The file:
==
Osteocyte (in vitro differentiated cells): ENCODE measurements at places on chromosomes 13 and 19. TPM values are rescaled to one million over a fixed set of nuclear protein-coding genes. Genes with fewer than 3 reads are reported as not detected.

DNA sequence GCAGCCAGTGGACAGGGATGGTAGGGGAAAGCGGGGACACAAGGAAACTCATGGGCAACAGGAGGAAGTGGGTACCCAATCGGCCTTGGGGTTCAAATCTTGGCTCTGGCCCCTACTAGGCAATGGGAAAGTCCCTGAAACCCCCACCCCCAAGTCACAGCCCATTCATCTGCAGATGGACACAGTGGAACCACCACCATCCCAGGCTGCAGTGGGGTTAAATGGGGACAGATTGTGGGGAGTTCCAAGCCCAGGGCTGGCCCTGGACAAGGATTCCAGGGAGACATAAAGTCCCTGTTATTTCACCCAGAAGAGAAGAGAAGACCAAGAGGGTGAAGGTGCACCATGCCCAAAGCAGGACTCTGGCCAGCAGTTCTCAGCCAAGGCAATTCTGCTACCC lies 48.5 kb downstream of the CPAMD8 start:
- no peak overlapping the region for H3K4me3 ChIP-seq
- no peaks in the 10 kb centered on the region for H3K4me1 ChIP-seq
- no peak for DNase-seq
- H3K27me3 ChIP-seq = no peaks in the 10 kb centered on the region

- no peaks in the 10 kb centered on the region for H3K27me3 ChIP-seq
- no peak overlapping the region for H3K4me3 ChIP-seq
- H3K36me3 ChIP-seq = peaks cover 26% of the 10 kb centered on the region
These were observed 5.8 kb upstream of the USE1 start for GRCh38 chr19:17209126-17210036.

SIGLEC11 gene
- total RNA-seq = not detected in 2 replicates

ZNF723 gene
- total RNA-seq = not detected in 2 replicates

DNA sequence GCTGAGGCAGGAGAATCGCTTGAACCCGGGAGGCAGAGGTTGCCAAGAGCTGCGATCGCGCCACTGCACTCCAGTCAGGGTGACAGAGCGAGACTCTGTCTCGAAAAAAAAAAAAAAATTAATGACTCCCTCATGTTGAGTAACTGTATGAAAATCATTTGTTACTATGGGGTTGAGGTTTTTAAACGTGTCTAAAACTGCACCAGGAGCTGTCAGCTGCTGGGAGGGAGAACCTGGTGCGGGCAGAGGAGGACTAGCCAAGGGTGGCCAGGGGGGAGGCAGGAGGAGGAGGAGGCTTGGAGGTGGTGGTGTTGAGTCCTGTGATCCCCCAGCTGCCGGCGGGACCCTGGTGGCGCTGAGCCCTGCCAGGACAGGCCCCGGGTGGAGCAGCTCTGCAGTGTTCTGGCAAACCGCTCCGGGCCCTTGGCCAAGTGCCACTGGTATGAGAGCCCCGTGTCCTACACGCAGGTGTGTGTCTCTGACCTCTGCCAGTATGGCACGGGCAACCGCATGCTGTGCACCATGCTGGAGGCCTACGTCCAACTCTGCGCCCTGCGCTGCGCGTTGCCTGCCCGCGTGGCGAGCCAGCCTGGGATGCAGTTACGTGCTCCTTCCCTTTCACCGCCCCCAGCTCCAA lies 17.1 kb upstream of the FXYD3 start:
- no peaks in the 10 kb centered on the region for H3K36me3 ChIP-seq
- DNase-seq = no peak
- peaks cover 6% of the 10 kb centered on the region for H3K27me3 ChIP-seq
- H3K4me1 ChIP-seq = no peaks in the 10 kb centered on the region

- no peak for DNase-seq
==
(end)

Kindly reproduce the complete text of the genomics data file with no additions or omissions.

Osteocyte (in vitro differentiated cells): ENCODE measurements at places on chromosomes 13 and 19. TPM values are rescaled to one million over a fixed set of nuclear protein-coding genes. Genes with fewer than 3 reads are reported as not detected.

DNA sequence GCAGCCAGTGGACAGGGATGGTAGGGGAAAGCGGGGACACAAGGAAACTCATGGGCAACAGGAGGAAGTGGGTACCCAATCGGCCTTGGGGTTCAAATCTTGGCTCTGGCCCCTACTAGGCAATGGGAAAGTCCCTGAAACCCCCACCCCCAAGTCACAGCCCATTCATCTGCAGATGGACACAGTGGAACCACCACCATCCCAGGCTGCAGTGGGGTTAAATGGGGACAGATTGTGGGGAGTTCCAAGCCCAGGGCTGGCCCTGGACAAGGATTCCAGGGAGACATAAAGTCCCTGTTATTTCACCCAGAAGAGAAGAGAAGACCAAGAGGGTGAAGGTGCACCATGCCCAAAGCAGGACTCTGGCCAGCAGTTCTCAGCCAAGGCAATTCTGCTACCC lies 48.5 kb downstream of the CPAMD8 start:
- no peak overlapping the region for H3K4me3 ChIP-seq
- no peaks in the 10 kb centered on the region for H3K4me1 ChIP-seq
- no peak for DNase-seq
- H3K27me3 ChIP-seq = no peaks in the 10 kb centered on the region

- no peaks in the 10 kb centered on the region for H3K27me3 ChIP-seq
- no peak overlapping the region for H3K4me3 ChIP-seq
- H3K36me3 ChIP-seq = peaks cover 26% of the 10 kb centered on the region
These were observed 5.8 kb upstream of the USE1 start for GRCh38 chr19:17209126-17210036.

SIGLEC11 gene
- total RNA-seq = not detected in 2 replicates

ZNF723 gene
- total RNA-seq = not detected in 2 replicates

DNA sequence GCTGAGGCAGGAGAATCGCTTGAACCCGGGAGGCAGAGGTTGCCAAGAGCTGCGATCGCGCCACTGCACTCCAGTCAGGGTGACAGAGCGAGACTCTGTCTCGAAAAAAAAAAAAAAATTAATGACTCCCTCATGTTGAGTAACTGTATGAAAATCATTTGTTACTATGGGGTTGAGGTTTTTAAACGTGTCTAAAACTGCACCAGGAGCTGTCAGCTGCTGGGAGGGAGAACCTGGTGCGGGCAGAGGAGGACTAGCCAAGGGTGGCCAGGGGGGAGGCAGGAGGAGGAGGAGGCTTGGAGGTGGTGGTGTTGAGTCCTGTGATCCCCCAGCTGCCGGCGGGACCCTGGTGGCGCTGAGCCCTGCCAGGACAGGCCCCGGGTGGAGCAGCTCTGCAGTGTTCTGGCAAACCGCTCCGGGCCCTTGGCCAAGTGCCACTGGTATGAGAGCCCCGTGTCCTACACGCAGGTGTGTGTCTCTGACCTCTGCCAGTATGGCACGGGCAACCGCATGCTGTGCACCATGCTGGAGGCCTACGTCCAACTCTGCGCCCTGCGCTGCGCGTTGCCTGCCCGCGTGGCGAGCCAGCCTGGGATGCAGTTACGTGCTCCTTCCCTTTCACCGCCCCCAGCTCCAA lies 17.1 kb upstream of the FXYD3 start:
- no peaks in the 10 kb centered on the region for H3K36me3 ChIP-seq
- DNase-seq = no peak
- peaks cover 6% of the 10 kb centered on the region for H3K27me3 ChIP-seq
- H3K4me1 ChIP-seq = no peaks in the 10 kb centered on the region

- no peak for DNase-seq